- Radio-frequency sweep
Radio frequency sweep or "Frequency sweep" or "RF sweep" refer to scanning a radio frequency band for detecting signals being transmitted there. This is implemented using a radio receiver having a tunable receiving frequency. As the frequency of the receiver is changed to scan (sweep) a desired frequency band, a display indicates the power of the signals received at each frequency.
Methods and tools
A spectrum analyzer is a standard instrument used for RF sweep. It includes an electronically tunable receiver and a display. The display presents measured power (y axis) vs frequency (x axis). The power spectrum display is a two-dimensional display of measured power vs. frequency. The power may be either in linear units, or logarithmic units (dBm). Usually the logarithmic display is more useful, because it presents a larger dynamic range with better detail at each value. An RF sweep relates to a receiver which changes its frequency of operation continuously from a minimum frequency to a maximum (or from maximum to minimum). Usually the sweep is performed at a fixed, controllable rate, for example 5 MHz/sec.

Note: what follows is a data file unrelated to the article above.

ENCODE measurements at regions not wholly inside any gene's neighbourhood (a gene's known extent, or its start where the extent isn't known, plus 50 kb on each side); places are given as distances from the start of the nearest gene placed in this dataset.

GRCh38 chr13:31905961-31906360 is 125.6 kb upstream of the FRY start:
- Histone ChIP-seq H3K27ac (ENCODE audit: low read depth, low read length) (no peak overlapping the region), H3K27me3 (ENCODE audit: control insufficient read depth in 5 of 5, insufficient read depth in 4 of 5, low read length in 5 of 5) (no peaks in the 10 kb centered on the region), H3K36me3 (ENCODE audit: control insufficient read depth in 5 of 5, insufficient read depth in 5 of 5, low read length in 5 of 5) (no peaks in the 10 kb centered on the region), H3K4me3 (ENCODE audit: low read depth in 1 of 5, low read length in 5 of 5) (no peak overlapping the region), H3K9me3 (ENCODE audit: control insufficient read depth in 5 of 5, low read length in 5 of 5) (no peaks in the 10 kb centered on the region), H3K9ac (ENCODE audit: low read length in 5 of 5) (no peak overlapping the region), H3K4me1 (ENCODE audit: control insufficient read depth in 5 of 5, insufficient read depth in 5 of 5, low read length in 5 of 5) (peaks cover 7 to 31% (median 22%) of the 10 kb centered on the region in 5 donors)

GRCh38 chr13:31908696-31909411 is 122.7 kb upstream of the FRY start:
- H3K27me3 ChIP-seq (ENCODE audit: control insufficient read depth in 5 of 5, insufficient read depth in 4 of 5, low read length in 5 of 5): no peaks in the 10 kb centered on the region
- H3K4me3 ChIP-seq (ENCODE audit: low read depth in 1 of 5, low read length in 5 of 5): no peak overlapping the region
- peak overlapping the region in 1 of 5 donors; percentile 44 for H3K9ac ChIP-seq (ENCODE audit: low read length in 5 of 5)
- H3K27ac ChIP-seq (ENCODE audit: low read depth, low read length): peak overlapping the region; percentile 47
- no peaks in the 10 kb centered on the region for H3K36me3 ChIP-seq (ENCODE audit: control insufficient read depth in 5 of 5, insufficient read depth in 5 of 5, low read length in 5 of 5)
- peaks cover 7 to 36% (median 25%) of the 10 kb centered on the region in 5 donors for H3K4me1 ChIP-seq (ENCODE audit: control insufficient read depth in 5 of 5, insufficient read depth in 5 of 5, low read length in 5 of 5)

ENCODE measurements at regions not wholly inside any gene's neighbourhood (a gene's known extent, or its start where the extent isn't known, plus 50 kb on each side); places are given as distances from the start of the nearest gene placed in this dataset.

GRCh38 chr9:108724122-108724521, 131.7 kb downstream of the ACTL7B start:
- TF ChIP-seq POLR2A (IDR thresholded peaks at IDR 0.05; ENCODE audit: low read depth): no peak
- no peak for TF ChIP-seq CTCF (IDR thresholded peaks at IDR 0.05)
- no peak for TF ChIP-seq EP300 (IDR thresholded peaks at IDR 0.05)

Some systems use frequency hopping, switching from one frequency of operation to another. One method of CDMA uses frequency hopping. Usually frequency hopping is performed in a random or pseudo-random pattern.
Frequency sweeps may be used by regulatory agencies to monitor the radio spectrum, to ensure that users only transmit according to their licenses. The FCC for example controls and monitors the use of the spectrum in U.S.A. In testing of new electronic devices, a frequency sweep may be done to measure the performance of electronic components or systems. For example, RF oscillators are measured for phase noise, harmonics and spurious signals; computers for consumer sale are tested to avoid radio frequency interference with radio systems. Portable sweep equipment may be used to detect some types of covert listening device (bugs).
1. Donald G. Fink, Donald Christiansen – Electronic Engineer's Handbook, Second edition ISBN 0-07-020981-2
2. Ulrich L. Rohde, Jerry C. Whitaker, T.T.N. Bucher – Communications Receivers: Principles and Design, Second edition. ISBN 0-07-053608-2
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